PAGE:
The processor may use the final composite confidence map to identify texture holes and to identify any corresponding hole borders, at 820. Triangles of the 3D model corresponding to the identified texture holes may be rendered, at 822, and the triangles may be filled using the composite confidence map as an input channel (e.g., alpha), at 824. For example, the processor may use a texture coordinate value for each vertex to “look up” the value in the final composite confidence map. A black value for a vertex may indicate that a corresponding triangle is a hole, and a “gray” value (e.g., a value within a range of grays) for a vertex may indicate that a corresponding triangle is a hole border vertex. White values or bright gray values may indicate that the triangle is neither a hole nor a hole border vertex. For hole border vertices, the color may be used as a color-per-vertex value to render the hole-filling triangle, at 822. To render a hole-filling triangle, a search of the nearest border vertices in a 3D world space may be performed, and the colors of the nearest border vertices are used to render the color-per-vertex hole-filling triangle.
The process diagram 800 may enable un-scanned areas and “aggressively” erased areas of the object to be “filled in” at corresponding triangles of the 3D model based on the final composite confidence map. Filling in the corresponding triangles based on the final composite confidence map may generate 3D model of an object having a relatively high degree of accuracy.
Referring to FIG. 9, another process diagram 900 of creating a camera pose error correction matte for correcting pixel values associated with a 3D scan of an object is shown. Operations illustrated in the process diagram 900 may be implemented using the 3D model optimizer 118 of FIG. 1.
According to the process diagram 900, a processor (e.g., the 3D model optimizer 118) may render a depth map with depth culling using perspective key frame camera information, at 902. For example, the processor may implicitly identify and correctly avoid processing occluded (e.g., hidden) pixels corresponding to sub-portions of triangles that were not captured by an image capture device.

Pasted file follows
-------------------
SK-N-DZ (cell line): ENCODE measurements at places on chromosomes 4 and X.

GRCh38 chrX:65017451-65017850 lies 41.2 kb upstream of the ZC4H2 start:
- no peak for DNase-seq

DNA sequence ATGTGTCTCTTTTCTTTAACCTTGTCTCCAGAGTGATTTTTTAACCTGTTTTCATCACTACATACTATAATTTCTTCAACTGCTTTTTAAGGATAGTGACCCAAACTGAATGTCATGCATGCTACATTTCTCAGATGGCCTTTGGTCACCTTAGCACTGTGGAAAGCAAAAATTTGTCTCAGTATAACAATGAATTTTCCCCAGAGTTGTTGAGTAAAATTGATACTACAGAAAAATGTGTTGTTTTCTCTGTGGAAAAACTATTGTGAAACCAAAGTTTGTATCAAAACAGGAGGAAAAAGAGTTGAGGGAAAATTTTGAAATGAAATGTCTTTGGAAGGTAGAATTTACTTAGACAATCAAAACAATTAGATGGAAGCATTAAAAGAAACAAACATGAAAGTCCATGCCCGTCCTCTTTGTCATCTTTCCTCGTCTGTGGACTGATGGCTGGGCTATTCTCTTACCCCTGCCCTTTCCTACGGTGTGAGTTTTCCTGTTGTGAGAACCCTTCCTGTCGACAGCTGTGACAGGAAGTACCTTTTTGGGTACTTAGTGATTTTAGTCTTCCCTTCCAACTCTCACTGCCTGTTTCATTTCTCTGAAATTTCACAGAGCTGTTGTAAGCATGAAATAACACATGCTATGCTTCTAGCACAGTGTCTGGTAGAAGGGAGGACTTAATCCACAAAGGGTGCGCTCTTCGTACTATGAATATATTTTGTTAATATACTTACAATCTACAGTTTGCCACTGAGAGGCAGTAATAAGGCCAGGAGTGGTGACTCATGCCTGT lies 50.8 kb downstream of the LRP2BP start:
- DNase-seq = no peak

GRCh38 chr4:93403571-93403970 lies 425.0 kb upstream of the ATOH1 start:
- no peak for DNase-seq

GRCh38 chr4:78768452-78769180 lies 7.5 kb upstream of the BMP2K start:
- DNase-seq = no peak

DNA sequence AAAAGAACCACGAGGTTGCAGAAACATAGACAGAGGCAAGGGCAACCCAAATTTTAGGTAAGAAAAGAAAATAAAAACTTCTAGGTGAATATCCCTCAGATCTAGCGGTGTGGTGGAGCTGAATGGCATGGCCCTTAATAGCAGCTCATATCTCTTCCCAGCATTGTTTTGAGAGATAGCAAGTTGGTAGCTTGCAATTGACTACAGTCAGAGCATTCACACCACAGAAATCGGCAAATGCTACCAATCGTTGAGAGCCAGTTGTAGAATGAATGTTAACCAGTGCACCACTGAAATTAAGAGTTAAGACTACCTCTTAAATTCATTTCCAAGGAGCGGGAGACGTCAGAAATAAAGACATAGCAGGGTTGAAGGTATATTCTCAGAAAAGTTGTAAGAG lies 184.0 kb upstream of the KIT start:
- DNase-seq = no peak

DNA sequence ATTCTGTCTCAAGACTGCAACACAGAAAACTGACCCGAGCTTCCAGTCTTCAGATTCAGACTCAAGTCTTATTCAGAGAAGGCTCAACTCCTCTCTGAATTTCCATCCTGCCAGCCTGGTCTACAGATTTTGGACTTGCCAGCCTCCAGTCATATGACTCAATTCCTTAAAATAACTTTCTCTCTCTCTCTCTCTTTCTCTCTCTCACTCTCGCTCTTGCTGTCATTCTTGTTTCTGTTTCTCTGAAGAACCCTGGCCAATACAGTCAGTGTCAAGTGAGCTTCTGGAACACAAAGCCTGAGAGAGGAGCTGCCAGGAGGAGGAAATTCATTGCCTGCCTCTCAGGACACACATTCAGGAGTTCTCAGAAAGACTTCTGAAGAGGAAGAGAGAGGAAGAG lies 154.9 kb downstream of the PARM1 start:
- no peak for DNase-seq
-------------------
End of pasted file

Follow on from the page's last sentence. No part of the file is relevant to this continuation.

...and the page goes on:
The processor may use the render of 902 to generate an external silhouette matte, at 904, and may mark edge pixels within a configurable radius or distance of the edge in each image frame. The processor may also generate an internal silhouette matte, at 906, and may mark edge pixels within a configurable radius or distance that are farther away in depth from the camera's point of view. The amount and type of blur applied, at 908, may be different between the internal silhouette matte and the external silhouette matte. The blur applied to either internal or external silhouette mattes may be a uniformly applied blur, or may be a non-uniformly applied blur, with little or no blurring near the edge. Blurring may increase for the matte pixels that are farther away from the edge. The blur may be applied using fall-off blend processing. Alternatively, the internal matte at 906 may be generated in a single step such that the increasing falloff from the edge is already implemented and no additional falloff or blur in 908 is required.